Tuesday, January 18, 2005

Civic Duty

What is new and exciting in my world (other than the fact that I am a brazen liar - this, my next post, is NOT going to be about why I am eccentric!)? I am now a Grand Juror. I know a lot of people are not happy when they are selected for jury duty, but never having gotten to serve, I am actually interested in seeing what happens. (Ok, so maybe this is a little about what makes me weird, but it's not the primary subject of this post.) Anyway, I am finding the whole experience fascinating thusfar and am learning a lot.

For example, I learned today that in a room filled with over 200 jurors I and another person were the only women I noticed who were not wearing pants. I also learned that about 50% of the people on the jury that selected me hate their jobs (and here I thought it was just me...) I also learned that if I go to jury duty without eating anything all day that around 12:30 p.m., I start feeling decidedly sluggish and have a difficult time paying attention to fascinating lectures on courthouse security. Thankfully I had already heard the lecture this morning in the general assembly room and remembered that I was to bring neither firearms nor knives nor liquor nor illegal substances to court with me. Apparently some people do. The first security lecturer (by far the better of the two and not only as a result of my blood sugar levels!) gave us examples of things they've confiscated from people at the security checkpoint, causing me wonder "What kind of jackhole comes to court with a bottle of whiskey?" I think people will never cease to amaze me.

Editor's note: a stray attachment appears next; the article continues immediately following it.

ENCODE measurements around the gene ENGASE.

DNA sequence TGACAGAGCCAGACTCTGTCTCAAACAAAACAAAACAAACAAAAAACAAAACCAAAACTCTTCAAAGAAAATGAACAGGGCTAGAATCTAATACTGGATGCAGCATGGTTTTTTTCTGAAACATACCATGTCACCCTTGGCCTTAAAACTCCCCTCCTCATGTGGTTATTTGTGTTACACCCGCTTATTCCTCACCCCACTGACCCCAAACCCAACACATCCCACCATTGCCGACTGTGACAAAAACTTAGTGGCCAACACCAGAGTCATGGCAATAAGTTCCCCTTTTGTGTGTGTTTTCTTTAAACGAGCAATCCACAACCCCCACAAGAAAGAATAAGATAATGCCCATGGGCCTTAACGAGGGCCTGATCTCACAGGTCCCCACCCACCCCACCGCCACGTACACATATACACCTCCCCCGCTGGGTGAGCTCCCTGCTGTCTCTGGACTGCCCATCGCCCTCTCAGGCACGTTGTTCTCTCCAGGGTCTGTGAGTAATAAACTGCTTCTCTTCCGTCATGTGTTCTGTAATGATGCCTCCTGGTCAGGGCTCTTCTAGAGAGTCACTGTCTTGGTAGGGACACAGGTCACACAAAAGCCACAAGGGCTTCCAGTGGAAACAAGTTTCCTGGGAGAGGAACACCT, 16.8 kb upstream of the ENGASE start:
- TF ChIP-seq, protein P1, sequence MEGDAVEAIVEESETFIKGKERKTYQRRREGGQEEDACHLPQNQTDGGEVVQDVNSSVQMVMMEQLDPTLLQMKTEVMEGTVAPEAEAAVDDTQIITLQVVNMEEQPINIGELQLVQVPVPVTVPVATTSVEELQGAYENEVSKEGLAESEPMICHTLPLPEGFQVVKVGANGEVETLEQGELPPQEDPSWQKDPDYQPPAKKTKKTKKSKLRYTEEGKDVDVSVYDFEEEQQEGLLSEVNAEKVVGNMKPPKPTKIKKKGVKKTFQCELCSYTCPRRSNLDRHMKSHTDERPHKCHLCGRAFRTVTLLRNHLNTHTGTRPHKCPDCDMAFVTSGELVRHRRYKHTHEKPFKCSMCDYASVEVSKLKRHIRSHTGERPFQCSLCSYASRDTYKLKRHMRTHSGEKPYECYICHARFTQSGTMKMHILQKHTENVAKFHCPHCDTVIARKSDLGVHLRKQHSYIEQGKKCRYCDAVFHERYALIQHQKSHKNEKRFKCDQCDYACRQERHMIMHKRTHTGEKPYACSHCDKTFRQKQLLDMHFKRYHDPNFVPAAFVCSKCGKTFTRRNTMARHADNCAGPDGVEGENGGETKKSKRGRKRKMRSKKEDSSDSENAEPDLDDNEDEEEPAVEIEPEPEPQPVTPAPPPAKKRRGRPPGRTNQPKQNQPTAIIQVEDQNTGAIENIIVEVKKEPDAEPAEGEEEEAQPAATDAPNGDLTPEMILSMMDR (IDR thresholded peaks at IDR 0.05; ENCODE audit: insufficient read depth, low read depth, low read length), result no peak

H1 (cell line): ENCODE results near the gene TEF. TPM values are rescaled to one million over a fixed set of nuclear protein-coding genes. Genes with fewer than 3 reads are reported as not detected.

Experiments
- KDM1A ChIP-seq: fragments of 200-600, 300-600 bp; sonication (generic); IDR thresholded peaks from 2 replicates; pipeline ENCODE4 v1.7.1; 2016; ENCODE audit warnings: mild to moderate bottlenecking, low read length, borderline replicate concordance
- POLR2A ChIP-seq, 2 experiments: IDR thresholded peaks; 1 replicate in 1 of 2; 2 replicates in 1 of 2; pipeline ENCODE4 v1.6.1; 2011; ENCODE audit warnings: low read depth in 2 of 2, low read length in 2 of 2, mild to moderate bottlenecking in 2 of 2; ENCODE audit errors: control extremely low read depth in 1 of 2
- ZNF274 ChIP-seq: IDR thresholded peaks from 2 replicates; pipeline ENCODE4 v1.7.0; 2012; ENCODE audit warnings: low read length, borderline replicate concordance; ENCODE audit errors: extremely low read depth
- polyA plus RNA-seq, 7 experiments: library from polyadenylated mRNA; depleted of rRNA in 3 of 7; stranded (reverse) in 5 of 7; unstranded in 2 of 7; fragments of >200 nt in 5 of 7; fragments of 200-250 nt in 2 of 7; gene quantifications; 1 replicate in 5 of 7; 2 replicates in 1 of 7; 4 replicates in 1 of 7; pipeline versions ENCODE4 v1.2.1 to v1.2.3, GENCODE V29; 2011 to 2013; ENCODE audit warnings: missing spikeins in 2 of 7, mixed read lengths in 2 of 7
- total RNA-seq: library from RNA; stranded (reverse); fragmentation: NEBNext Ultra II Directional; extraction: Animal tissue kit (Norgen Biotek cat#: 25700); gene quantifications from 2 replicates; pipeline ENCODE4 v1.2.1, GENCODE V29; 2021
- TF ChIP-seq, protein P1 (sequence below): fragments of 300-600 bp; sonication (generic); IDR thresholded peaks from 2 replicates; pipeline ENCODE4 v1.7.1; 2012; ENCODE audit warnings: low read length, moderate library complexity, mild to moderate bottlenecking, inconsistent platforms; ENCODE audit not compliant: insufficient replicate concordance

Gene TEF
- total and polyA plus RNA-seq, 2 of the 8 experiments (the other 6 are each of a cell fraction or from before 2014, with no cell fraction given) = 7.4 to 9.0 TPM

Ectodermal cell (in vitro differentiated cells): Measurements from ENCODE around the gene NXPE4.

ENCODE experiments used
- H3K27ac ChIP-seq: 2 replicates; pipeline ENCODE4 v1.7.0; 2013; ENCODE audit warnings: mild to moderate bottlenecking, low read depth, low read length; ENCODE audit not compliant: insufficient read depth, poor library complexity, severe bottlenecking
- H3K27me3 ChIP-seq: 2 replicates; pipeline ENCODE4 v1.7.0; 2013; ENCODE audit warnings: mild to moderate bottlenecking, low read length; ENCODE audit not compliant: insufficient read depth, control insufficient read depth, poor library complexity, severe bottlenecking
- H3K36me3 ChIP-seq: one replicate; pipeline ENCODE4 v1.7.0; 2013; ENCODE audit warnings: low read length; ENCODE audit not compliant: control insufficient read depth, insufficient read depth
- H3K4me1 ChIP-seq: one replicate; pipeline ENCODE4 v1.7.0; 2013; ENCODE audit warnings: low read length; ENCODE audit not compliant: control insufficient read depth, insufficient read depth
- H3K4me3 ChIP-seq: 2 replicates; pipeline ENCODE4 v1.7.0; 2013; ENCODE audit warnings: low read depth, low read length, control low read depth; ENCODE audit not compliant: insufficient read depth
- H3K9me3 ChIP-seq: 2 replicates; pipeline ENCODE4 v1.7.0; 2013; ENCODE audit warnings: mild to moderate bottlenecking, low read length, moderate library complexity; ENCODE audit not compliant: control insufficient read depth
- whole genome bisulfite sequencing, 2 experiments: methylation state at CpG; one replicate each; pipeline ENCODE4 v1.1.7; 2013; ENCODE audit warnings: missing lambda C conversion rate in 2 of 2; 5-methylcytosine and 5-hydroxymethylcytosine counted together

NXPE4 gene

Anyway, I think this will be an interesting experience with the added bonus of getting me away from work for a month, so I can evaluate my feelings about being there with a bit more distance. Right now I am feeling a bit burned out, which could lead to a rash decision. So, I think the time away will be good for both me and my employer, even if the company will never know it.

But back to jury duty. I am serving on a grand jury for a month. I suspect it will be a sobering experience as the jury I am on deals mostly with person on person crimes, which means (according to the judge who spoke to us) a lot of weapons crimes, rapes, assaults, etc. That has to be disturbing. We don't actually have to decide on a verdict, however. The function of this jury is to decide whether a case should even go to trial. I think I will learn a lot. Besides, it's my civic duty.

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